The kidneys are located below the ribs, on either side of the spinal column.
The kidney is bean-shaped, and weighs approximately 160 grams (5.6 oz).
Its primary function is to filter blood and eliminate bodily wastes in the form of urine.
There are typically two kidneys, but it is entirely possible to live a normal life with a single kidney.
Therapeutic indications for nephrectomy
Your test results have shown a tumour in the kidney or a disease causing clinical symptoms.
The recommended procedure is nephrectomy.
The purpose of this procedure is to remove part or all of one kidney.
- Partial nephrectomy: the surgeon removes only the diseased part of the kidney while preserving the healthy part.
- Total nephrectomy: the surgeon removes the kidney in its entirety.
In order to preserve kidney function as much as possible, the surgeon will offer partial nephrectomy as the preferred option.
Before surgery, an appointment with an anesthesiologist is necessary.
Nephrectomy step by step
Surgery is performed under general anesthesia.
The operative technique to access the kidney depends on your urologist's surgical practice:
- through an anterior surgical infracostal incision
- through a lateral surgical incision
- by keyhole surgery, with instruments inserted through small holes in the abdomen
- by robot-assisted surgeryRobotic surgery has enabled significant advances in operating technique, for nephrectomy especially, as it provides better operative visibility and greater precision with instruments.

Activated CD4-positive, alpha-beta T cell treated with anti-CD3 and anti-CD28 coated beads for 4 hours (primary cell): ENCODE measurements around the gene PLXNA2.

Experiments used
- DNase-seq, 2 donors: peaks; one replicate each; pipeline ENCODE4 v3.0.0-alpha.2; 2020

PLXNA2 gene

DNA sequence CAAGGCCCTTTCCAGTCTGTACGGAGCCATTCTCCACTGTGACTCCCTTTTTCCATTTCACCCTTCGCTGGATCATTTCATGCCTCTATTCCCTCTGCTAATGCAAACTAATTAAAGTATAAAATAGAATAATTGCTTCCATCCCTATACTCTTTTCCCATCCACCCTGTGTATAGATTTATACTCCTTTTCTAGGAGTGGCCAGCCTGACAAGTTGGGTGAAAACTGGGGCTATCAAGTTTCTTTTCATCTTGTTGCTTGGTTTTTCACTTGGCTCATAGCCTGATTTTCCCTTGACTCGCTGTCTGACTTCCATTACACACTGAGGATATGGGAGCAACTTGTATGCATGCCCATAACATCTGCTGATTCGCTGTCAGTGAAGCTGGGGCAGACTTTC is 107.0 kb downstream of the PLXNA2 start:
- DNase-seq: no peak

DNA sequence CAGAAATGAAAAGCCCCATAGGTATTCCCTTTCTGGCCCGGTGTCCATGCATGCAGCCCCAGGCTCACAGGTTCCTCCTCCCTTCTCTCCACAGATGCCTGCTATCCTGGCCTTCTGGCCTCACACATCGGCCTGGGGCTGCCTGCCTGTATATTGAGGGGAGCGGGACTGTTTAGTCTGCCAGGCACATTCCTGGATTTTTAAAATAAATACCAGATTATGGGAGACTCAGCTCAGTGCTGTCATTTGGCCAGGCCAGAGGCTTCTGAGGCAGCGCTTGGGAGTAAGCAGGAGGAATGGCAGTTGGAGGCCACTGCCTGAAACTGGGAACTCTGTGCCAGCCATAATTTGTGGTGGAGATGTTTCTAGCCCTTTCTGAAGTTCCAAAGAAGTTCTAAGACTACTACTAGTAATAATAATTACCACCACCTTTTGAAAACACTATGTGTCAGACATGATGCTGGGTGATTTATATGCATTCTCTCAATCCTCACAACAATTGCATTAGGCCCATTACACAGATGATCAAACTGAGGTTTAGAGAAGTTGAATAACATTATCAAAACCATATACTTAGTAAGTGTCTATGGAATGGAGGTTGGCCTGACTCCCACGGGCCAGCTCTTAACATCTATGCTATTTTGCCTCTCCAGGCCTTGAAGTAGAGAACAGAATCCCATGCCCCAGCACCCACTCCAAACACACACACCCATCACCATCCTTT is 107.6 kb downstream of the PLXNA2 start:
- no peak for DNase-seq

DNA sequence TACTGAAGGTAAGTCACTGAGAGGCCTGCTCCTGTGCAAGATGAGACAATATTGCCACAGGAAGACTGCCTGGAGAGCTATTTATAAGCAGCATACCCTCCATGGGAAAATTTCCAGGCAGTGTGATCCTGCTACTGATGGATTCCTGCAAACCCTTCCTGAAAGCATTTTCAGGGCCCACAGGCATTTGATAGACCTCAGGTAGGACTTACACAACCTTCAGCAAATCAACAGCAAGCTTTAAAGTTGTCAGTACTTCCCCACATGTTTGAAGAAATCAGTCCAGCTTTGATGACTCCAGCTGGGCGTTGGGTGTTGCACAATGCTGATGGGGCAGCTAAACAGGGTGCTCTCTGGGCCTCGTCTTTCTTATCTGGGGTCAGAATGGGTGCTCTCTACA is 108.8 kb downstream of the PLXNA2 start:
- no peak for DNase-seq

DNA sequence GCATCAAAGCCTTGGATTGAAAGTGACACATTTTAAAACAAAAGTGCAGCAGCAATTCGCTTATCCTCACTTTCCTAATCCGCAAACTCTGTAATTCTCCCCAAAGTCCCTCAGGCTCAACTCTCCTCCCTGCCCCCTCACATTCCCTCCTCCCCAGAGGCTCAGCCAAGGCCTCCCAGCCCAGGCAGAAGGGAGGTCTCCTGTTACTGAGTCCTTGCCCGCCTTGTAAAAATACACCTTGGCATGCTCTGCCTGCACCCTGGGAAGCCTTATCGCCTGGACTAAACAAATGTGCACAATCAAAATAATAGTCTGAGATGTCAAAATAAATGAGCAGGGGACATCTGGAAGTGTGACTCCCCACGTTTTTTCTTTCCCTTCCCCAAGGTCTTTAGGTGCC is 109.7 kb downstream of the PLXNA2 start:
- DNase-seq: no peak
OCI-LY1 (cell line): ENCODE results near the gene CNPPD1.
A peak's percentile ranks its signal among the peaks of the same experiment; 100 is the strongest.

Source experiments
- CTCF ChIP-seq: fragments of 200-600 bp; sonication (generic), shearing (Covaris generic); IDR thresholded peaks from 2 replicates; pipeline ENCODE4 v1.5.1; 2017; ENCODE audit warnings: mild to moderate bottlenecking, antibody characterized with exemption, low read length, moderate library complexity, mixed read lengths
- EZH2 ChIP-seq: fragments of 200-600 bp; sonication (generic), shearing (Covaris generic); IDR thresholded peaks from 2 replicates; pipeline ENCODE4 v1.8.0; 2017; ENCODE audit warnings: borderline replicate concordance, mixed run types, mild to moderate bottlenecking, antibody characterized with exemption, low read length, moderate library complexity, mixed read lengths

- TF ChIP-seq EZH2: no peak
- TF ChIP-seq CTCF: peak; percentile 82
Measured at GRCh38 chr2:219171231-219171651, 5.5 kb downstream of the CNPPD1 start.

In all cases, a urinary catheter and a drain will be placed at the end of the operation.
The kidney and any other tissues resected during surgery will be sent to a laboratory or to the anatomical pathology department to be analysed.
These analyses allow for careful observation of the tissue samples.
The results will be transmitted to your surgeon within a few days.
Post operative follow-up
In most cases, the recommended surgical procedure is performed without any complications.
Hospital time varies, typically lasting 3 to 5 days.
Analgesics will be prescribed to prevent pain following the surgery.
The urologist will decide when the drain and the urinary catheter should be removed.
The day after the operation, the patient is allowed to get up with supervision by medical staff.
The urologist and patient will decide together when and how to resume normal activities.
As with any surgical procedure, nephrectomy may have some risks and complications related to anaesthesia or to the procedure itself.
Your surgeon will discuss these different questions with you and will give you a written explanatory note in order to obtain your informed consent before the operation.